It is further worthy to note that petitioner granted claims for funeral and bereavement aid as early as 1999, then issued a memorandum in 2000 to correct its erroneous interpretation of legal dependent under Section 4, Article XIII of the CBA. This notwithstanding, the 2001-2004 CBA35 still contained the same provision granting funeral or bereavement aid in case of the death of a legal dependent of a regular employee without differentiating the legal dependents according to the employee’s civil status as married or single. The continuity in the grant of the funeral and bereavement aid to regular employees for the death of their legal dependents has undoubtedly ripened into a company policy. With that, the denial of Alfante’s qualified claim for such benefit pursuant to Section 4, Article XIII of the CBA violated the law prohibiting the diminution of benefits.

Maliksi vs COMELEC (G.R. No. 203302 April 11, 2013)

Maliksi vs COMELEC
G.R. No. 203302 April 11, 2013

Facts: During the 2010 Elections, the Municipal Board of Canvassers proclaimed Saquilayan the winner for the position of Mayor of Imus, Cavite. Maliksi, the candidate who garnered the second highest number of votes, brought an election protest in the Regional Trial Court (RTC) in Imus, Cavite alleging that there were irregularities in the counting of votes in 209 clustered precincts. Subsequently, the RTC held a revision of the votes, and, based on the results of the revision, declared Maliksi as the duly elected Mayor of Imus commanding Saquilayan to cease and desist from performing the functions of said office. Saquilayan appealed to the COMELEC. In the meanwhile, the RTC granted Maliksi’s motion for execution pending appeal, and Maliksi was then installed as Mayor. In resolving the appeal, the COMELEC First Division, without giving notice to the parties, decided to recount the ballots through the use of the printouts of the ballot images from the CF cards. Thus, it issued an order dated March 28, 2012 requiring Saquilayan to deposit the amount necessary to defray the expenses for the decryption and printing of the ballot images. Later, it issued another order dated April 17, 2012 for Saquilayan to augment his cash deposit.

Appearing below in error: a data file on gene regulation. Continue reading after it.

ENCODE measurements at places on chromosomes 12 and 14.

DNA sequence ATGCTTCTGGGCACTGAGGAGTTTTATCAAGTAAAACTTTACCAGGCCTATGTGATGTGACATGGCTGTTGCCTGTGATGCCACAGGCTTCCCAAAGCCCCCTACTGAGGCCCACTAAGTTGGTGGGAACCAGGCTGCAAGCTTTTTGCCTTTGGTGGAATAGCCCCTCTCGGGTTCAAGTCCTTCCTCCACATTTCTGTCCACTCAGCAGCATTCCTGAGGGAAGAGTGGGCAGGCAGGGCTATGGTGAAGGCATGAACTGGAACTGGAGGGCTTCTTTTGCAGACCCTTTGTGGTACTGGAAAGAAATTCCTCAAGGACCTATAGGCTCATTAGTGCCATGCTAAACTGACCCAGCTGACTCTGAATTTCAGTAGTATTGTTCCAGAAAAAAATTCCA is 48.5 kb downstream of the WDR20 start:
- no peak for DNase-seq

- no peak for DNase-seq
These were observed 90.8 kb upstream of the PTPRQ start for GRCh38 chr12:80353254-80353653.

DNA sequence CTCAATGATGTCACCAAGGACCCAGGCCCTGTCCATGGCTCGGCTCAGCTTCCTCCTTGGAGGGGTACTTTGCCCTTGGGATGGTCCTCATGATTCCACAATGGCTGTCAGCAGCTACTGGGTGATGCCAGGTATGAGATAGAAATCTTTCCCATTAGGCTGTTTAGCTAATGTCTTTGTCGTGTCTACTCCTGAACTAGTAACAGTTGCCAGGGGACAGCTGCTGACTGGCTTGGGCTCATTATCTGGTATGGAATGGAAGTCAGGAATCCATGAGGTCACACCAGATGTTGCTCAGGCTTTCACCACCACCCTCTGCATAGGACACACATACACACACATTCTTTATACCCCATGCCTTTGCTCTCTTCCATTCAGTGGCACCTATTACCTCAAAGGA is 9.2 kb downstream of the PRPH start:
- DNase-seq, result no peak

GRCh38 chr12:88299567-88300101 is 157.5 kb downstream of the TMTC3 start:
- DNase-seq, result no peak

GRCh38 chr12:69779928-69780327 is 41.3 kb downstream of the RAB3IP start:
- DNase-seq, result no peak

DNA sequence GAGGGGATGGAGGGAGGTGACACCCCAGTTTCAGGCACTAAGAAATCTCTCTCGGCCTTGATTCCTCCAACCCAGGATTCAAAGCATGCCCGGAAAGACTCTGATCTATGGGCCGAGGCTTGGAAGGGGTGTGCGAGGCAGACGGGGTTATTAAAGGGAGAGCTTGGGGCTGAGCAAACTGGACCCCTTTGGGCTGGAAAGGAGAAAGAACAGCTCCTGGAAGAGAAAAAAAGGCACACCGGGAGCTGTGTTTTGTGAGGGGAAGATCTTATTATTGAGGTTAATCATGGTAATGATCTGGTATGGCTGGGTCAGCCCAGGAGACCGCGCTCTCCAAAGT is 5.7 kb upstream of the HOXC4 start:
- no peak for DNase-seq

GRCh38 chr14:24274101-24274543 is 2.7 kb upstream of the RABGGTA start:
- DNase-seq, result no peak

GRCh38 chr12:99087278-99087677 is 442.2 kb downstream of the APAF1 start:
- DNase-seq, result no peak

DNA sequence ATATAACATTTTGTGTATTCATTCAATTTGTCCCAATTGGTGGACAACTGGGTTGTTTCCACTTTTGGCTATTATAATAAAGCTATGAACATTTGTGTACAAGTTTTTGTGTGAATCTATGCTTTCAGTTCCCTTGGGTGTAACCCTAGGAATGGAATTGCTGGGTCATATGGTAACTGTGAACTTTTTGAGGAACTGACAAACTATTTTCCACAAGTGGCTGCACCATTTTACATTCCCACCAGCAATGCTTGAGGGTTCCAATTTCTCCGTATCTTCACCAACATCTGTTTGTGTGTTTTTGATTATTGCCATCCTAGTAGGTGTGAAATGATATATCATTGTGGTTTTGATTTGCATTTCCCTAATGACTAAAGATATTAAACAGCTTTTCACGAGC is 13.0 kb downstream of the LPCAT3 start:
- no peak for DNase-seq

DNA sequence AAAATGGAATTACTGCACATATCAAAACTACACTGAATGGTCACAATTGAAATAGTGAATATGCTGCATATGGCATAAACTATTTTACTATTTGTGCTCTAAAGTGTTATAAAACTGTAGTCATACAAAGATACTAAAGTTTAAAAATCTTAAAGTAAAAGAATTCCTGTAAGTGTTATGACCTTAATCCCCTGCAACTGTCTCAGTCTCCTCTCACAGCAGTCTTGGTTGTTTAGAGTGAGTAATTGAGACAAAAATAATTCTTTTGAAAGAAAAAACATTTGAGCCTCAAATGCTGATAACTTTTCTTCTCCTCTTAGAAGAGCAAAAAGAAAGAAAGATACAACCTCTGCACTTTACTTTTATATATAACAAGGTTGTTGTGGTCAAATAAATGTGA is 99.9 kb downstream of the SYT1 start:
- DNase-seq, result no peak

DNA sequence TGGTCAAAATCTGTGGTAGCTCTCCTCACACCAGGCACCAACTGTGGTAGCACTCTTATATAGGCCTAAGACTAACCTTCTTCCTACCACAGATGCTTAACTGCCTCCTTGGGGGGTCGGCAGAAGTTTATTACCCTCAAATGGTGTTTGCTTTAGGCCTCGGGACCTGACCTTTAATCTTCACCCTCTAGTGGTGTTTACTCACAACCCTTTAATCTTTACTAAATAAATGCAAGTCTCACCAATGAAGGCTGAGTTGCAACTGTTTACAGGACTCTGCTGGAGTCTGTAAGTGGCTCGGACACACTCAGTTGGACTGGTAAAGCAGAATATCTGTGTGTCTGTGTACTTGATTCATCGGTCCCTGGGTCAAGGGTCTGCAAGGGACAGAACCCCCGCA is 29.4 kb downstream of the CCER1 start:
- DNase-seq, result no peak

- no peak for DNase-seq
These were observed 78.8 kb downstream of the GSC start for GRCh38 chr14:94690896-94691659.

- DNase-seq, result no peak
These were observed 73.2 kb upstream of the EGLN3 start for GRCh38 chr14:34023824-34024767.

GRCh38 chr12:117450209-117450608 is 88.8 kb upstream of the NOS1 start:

Issue: Whether or not the conduct of recount by the first division of the COMELEC is proper.

Held: No. It bears stressing at the outset that the First Division should not have conducted the assailed recount proceedings because it was then exercising appellate jurisdiction as to which no existing rule of procedure allowed it to conduct a recount in the first instance. The recount proceedings authorized under Section 6, Rule 15 of COMELEC Resolution No. 8804, as amended, are to be conducted by the COMELEC Divisions only in the exercise of their exclusive original jurisdiction over all election protests involving elective regional (the autonomous regions), provincial and city officials.